House Assistant Minority Leader Rep. Ilana Rubel, D-Boise, estimated the bill would lead to a second “Medicaid gap” of about 22,000 people, adding the number of people between 100 and 138 percent of the poverty line who are uninsured now to the number of people who, based on Arkansas’ experience with work requirements, might get kicked off of Medicaid. Medicaid expansion, she said, had been debated and researched for years before voters approved it.
“It’s disturbing to me we’re going to upend one of the most thoroughly vetted pieces of policy that I’ve seen in seven years and replace it with this half-baked scheme, if you will,” Rubel said.
Rubel talked about her childhood growing up in a public housing project and said making life harder for the poor does not help them improve.
“Every single day came with a dozen new difficulties and humiliations,” she said. “I believe poverty carries powerful disincentives on its own.”
Rep. John Green, R-Post Falls, who sponsored an unsuccessful bill to repeal Medicaid expansion earlier this year, said the bill would “temper the stain of democracy that threatens our republic.”
“When the majority of people say the state can use the force of law to take money from our neighbors and give it to someone they think who needs it, that’s socialism,” Green said. “And socialism and democracy and antithetical to our republic.”
The Department of Health and Welfare estimates it would have to hire 19 new employees if the bill becomes law, 18 of whom would administer the work requirements. Opponents of the bill pointed repeatedly to these increased costs and questions about the bill’s estimated fiscal impact, and also worried it would lead to increased costs in other areas of the budget that could be avoided with full expansion. Rep. Sally Toone, D-Gooding, worried how county indigent fund spending and rural hospitals would be impacted by a higher number of uninsured people.
“Hospitals are usually our second-highest employer in our rural communities behind our schools,” Toone said. “When they close because their margin of operation is so low, that’s devastating to our rural communities.”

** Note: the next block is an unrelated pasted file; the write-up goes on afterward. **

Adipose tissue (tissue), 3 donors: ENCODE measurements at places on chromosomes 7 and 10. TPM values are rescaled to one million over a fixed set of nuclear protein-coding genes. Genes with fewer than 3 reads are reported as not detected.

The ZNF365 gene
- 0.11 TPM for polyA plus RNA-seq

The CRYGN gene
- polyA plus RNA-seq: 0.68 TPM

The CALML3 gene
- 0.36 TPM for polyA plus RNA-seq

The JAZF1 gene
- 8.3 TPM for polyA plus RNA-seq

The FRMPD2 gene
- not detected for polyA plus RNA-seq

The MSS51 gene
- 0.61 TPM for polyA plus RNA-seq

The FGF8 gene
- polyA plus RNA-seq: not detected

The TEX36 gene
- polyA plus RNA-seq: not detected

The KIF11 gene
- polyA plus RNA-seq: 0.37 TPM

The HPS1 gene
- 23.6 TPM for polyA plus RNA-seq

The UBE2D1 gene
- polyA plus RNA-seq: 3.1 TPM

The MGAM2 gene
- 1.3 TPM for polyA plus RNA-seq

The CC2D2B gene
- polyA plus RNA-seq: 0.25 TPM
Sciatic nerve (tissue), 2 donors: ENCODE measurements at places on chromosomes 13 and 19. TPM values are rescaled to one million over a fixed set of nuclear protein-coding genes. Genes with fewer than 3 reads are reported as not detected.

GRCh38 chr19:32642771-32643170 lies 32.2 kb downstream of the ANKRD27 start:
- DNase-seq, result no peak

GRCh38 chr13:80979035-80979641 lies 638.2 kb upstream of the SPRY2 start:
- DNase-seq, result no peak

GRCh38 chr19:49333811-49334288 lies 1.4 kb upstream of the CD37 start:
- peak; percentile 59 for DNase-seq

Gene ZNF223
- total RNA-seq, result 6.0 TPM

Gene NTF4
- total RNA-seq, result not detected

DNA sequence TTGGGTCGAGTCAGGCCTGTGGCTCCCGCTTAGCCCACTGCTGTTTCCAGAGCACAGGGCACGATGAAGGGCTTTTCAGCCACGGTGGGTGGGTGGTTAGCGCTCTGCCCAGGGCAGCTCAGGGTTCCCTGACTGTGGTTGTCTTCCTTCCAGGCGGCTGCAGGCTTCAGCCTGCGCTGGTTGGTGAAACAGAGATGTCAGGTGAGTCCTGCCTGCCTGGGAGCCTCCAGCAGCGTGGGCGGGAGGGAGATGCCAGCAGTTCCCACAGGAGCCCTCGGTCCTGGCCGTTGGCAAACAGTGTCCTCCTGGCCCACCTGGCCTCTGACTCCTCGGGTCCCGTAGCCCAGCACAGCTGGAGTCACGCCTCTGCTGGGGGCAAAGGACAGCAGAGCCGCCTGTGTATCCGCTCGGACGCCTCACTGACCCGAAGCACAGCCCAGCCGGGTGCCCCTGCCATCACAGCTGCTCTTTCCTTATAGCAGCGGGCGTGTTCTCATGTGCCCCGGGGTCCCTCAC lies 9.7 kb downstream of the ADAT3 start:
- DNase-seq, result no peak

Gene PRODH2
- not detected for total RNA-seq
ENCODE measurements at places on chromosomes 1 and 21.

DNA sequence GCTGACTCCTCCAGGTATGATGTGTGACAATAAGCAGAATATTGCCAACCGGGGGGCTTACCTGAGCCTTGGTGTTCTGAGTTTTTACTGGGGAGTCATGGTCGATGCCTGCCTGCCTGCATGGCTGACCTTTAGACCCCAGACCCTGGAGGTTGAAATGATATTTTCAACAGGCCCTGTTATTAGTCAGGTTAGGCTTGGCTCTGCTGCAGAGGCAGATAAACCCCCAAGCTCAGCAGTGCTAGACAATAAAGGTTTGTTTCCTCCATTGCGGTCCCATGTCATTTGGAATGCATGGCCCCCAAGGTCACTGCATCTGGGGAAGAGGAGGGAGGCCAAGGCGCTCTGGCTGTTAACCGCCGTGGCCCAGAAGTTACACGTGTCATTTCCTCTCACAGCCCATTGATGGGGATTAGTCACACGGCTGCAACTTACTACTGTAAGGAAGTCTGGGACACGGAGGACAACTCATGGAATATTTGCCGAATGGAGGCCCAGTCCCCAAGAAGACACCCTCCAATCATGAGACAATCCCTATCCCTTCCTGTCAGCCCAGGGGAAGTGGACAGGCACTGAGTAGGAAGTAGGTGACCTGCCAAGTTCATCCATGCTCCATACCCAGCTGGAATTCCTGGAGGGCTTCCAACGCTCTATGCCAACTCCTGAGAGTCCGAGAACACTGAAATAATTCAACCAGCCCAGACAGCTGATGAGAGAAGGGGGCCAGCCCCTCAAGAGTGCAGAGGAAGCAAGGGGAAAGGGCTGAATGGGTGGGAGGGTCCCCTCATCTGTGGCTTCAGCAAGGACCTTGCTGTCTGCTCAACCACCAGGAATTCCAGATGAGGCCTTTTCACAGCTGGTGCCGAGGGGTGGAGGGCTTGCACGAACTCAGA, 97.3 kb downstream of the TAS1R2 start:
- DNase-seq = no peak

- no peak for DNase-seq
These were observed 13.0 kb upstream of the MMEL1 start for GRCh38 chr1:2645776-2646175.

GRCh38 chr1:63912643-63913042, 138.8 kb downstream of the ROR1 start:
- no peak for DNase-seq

Wood said he plans to introduce a bill Friday morning to shift some county indigent spending into Medicaid expansion to pay for part of the costs.
“If we have people in the gap population at all, we’re not going to be able to end either one of those programs,” he said.
Wood criticized the bill piece by piece, from the work requirements to the partial expansion to 100 percent of poverty to the family planning waiver.
“This idea that (if) you have to have family planning services, that you have to have a referral to go to your OB-GYN physician if you’re female — I can’t imagine a single female in this body who would tolerate that,” he said.
Wood said this would lead to more unplanned pregnancies, since Medicaid recipients would need a referral to get contraceptives at a public health clinic.
“The quickest way to make abortion go away is to make unintended pregnancies go away,” he said.
Rep. Wendy Horman, R-Idaho Falls, who is a vice chairwoman of the Legislature’s budget-setting committee, said the bill would help control the growth of the Medicaid program, which is expected to be set at $2.8 billion for next year. The state-funded portion is expected to increase by $99 million, to $684.4 million. Horman said Medicaid expansion has cost much more than projected in some other states, and it could threaten funding for other programs if it continues to grow or if the federal government cuts its share of the funding.
“It has important fiscal sideboards on it that will help us manage this expansion in a way that’s fiscally responsible for those of us who are being served as well as Idaho taxpayers,” Horman said.